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C2 Architecture To Unite Army Systems Under One Roof

July 15, 2010
By Beverly Schaeffer

By mid-decade, the U.S. Army should be able to pull together all of its sensor and weapons systems into a single net-centric platform for air defense. This technological family reunion will foster an interoperability that makes future gatherings flow smoothly, both in theater and elsewhere. Like getting grandma and Uncle Joe wired into e-mail or Facebook, the Integrated Air and Missile Defense (IAMD) Battle Command System (IBCS) program will connect Army forces for quicker data access, and faster action. In this issue of SIGNAL Magazine, Henry S. Kenyon delves into how the IBCS mix of hardware and software will give warfighters a unified picture of airspace above a battlefield. The system comprises servers, radios, workstations and virtual systems, as described in Kenyon's article, "Air Defense System to Forge Many Platforms Into One Network." Commanders will be able to scale and tailor their force packages to meet the threats, according to strategic planner and adviser to the Air Defense Artillery Commandant, Col. Harry Cohen, USA (Ret.), at the Center of Excellence in Fort Sill, Oklahoma. He says this capability will help commanders regain their decision space in the face of complete data ambiguity:

It will fundamentally change the way we fight air and missile defense warfare.

The IBCS links to the Joint Data Network to provide users with data, and to link them to the Integrated Fire Control Network for plug-and-play capability so they can tap into the larger defense picture. Col. Cohen explains that this is a step beyond the Army's current system-centric C2 system, which only allows users to control the systems to which they're linked, such as the Patriot missile, which has a unique weapons interface. The colonel notes that:

Through the years, we have been able to achieve varying levels of "interoperability" with these other platforms, but it has fallen far short of the "integration" of air and missile defense assets needed to succeed in today's operating environment.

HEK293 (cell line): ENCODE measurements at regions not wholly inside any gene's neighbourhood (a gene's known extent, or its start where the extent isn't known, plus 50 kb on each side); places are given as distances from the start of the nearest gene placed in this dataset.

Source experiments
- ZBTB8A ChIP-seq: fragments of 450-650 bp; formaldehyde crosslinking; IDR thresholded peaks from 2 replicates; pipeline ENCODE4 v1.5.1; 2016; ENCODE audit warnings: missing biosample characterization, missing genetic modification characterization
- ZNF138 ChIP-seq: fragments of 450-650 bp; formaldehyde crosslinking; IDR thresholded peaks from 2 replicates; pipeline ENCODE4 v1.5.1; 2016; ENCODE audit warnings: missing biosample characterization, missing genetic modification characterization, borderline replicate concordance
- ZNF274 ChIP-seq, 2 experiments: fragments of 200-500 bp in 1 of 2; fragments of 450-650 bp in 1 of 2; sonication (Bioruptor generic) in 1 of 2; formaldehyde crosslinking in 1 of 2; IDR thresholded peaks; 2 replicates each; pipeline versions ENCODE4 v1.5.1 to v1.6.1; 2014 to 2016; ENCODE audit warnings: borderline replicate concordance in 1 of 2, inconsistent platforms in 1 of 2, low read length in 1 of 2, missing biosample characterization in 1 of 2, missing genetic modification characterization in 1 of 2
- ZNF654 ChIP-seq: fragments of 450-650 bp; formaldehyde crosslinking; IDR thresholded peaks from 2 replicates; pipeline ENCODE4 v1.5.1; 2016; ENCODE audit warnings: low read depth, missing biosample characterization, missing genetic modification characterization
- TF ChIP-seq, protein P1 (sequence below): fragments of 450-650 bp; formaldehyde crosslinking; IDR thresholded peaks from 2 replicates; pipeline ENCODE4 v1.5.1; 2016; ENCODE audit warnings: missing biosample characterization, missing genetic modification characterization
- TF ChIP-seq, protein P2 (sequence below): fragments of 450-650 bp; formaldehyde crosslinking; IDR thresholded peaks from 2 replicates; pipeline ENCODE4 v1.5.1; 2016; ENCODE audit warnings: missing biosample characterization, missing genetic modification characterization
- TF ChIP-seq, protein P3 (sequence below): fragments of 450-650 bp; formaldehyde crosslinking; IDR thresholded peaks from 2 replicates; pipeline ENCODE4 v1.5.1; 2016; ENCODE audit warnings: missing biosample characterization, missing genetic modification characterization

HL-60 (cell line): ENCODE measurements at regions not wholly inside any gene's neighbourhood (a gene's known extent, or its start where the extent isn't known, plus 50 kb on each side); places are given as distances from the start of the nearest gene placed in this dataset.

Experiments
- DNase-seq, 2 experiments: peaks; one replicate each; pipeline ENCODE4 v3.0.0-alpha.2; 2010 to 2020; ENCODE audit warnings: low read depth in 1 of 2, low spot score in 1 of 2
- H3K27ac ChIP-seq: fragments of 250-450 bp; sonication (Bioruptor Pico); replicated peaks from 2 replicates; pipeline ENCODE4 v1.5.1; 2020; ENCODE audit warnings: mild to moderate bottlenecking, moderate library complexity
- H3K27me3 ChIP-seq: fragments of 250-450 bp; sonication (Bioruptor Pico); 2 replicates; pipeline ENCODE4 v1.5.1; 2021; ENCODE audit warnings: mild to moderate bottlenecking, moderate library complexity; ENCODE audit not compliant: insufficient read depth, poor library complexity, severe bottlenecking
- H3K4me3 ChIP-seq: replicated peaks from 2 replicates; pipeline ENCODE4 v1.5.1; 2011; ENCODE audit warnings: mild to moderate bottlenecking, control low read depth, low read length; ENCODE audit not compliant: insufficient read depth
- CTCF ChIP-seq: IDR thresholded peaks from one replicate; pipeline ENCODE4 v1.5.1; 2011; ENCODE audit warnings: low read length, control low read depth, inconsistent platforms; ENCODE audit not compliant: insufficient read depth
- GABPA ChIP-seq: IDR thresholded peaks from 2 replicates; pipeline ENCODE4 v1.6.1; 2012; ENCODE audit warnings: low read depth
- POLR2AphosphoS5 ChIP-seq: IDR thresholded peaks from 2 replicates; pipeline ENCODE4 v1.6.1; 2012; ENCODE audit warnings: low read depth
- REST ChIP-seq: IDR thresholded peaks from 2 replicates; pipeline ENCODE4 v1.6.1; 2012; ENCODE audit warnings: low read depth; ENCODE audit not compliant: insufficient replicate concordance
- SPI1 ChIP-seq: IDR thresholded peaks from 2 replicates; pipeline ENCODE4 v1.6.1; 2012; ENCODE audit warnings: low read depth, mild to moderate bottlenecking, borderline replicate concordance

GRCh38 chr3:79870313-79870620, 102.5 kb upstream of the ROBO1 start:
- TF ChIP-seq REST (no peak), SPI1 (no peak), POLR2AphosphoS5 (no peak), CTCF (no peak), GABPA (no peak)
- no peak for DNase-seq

The plug-and-play feature is key-it helps new systems interact and get along well with legacy systems. In addition to the Patriot, other systems the IBCS will integrate include the Surface-Launched Advanced Medium-Range Air-to-Air Missile and the Joint Land Attack Cruise Missile Defense Elevated Netted Sensor. IBCS hardware will include communications equipment, servers, processors and antennas working in their own command posts. There will be A and B kits-the A kits reside with the platforms to help them interface, and the B kits serve as a link to the network. It also uses Harris highband networking radios to link C2 nodes. This connectivity is important, notes Northrop Grumman's IBCS strategic planner, Mark McGee, because the system is made to link units spread across an entire region, a necessity that came to light during during operation Iraqi Freedom, when one battalion was spread across four countries. McGee adds that an open-systems, nonproprietary approach will permit the Army to easily include improved software tools and applications. Onsite, laptops will replace computers, and each computer system linking into the IBCS must run different functions. The ultimate goal is to adapt the systems to the warfighter, not the other way around. The result is a tighter, more precise C2 capability that prevents potential fratricide and brings about highly efficient communications. The IBCS system must be agile enough to operate in uncertain situations without degrading the lethality of the weapons systems. Will the system be able to achieve this goal? Read the full article and share your opinions and ideas.

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